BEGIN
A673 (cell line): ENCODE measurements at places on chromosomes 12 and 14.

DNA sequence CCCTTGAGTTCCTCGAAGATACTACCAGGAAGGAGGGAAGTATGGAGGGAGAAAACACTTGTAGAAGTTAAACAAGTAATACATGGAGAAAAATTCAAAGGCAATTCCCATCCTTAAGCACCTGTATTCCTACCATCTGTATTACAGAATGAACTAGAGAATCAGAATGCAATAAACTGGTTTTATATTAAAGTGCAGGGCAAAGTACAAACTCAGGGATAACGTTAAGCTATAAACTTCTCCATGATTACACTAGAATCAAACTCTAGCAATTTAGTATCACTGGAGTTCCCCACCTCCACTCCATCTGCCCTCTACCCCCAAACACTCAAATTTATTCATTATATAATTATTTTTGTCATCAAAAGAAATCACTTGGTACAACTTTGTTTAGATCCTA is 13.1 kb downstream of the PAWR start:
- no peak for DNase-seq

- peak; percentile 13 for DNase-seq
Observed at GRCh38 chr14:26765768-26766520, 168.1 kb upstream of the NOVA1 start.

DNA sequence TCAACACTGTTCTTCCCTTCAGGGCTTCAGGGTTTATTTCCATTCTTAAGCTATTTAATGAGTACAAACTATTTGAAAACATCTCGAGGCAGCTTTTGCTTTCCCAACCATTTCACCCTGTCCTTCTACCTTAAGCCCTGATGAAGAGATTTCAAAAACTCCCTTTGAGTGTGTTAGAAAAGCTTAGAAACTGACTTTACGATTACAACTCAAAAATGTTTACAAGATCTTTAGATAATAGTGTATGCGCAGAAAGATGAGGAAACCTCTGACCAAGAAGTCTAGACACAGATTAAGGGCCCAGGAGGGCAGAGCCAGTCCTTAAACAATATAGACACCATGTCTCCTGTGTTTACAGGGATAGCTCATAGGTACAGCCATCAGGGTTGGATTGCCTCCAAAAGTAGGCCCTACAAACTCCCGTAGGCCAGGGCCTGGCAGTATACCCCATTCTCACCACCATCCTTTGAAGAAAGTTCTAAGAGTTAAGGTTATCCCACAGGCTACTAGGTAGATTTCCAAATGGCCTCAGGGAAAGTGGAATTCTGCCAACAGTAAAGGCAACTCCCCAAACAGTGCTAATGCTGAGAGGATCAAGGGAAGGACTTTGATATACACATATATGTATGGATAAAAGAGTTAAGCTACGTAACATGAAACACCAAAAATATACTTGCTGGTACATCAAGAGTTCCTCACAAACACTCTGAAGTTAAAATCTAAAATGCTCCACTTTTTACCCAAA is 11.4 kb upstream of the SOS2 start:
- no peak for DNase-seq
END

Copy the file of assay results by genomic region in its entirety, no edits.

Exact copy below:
A673 (cell line): ENCODE measurements at places on chromosomes 12 and 14.

DNA sequence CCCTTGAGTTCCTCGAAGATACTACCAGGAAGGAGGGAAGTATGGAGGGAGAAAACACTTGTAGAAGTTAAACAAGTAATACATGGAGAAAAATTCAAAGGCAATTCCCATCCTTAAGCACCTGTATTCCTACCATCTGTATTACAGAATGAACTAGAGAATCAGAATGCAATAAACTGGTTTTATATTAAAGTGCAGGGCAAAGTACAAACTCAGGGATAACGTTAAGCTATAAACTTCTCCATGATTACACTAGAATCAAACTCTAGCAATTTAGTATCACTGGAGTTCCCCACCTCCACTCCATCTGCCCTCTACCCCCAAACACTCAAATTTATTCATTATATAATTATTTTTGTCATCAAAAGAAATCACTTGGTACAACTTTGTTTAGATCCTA is 13.1 kb downstream of the PAWR start:
- no peak for DNase-seq

- peak; percentile 13 for DNase-seq
Observed at GRCh38 chr14:26765768-26766520, 168.1 kb upstream of the NOVA1 start.

DNA sequence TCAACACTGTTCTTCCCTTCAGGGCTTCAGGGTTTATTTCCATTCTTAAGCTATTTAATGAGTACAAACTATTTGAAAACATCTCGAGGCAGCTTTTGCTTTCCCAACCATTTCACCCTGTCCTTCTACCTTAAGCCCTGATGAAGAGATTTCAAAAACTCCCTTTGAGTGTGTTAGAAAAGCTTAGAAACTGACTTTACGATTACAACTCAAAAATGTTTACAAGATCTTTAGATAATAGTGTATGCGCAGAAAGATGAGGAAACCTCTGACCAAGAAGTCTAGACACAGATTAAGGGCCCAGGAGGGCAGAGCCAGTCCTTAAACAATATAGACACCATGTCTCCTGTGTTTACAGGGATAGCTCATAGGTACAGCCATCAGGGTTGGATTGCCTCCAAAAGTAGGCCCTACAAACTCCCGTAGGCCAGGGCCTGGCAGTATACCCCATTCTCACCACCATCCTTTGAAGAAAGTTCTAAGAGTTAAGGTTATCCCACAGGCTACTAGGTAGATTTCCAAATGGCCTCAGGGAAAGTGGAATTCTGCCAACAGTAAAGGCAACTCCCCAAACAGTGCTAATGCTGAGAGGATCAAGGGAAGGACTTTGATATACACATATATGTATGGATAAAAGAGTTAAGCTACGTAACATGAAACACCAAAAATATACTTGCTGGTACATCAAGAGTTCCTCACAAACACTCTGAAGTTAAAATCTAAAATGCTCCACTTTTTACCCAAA is 11.4 kb upstream of the SOS2 start:
- no peak for DNase-seq